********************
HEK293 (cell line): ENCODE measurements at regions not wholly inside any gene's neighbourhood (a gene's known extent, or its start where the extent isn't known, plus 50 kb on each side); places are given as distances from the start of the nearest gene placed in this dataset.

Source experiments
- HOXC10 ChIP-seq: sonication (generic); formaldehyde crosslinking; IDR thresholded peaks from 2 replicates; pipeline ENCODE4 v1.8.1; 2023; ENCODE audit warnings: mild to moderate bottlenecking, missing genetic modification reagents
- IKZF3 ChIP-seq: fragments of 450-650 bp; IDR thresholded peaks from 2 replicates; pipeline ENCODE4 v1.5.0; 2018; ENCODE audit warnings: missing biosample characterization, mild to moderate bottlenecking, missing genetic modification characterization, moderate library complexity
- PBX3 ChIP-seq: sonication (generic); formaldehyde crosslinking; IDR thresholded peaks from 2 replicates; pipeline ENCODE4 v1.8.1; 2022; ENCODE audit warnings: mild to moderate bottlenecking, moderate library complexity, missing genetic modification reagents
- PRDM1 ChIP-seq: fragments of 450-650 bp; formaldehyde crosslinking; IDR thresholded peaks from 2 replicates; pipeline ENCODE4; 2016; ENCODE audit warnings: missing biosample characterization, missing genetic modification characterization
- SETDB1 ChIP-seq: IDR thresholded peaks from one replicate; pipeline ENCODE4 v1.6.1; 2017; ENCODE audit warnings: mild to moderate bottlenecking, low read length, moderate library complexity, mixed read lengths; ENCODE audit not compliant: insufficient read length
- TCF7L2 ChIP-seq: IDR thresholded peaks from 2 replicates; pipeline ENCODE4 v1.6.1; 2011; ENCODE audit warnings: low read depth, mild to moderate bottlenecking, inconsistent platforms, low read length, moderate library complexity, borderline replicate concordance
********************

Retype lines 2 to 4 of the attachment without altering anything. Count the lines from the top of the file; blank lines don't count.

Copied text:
Source experiments
- HOXC10 ChIP-seq: sonication (generic); formaldehyde crosslinking; IDR thresholded peaks from 2 replicates; pipeline ENCODE4 v1.8.1; 2023; ENCODE audit warnings: mild to moderate bottlenecking, missing genetic modification reagents
- IKZF3 ChIP-seq: fragments of 450-650 bp; IDR thresholded peaks from 2 replicates; pipeline ENCODE4 v1.5.0; 2018; ENCODE audit warnings: missing biosample characterization, mild to moderate bottlenecking, missing genetic modification characterization, moderate library complexity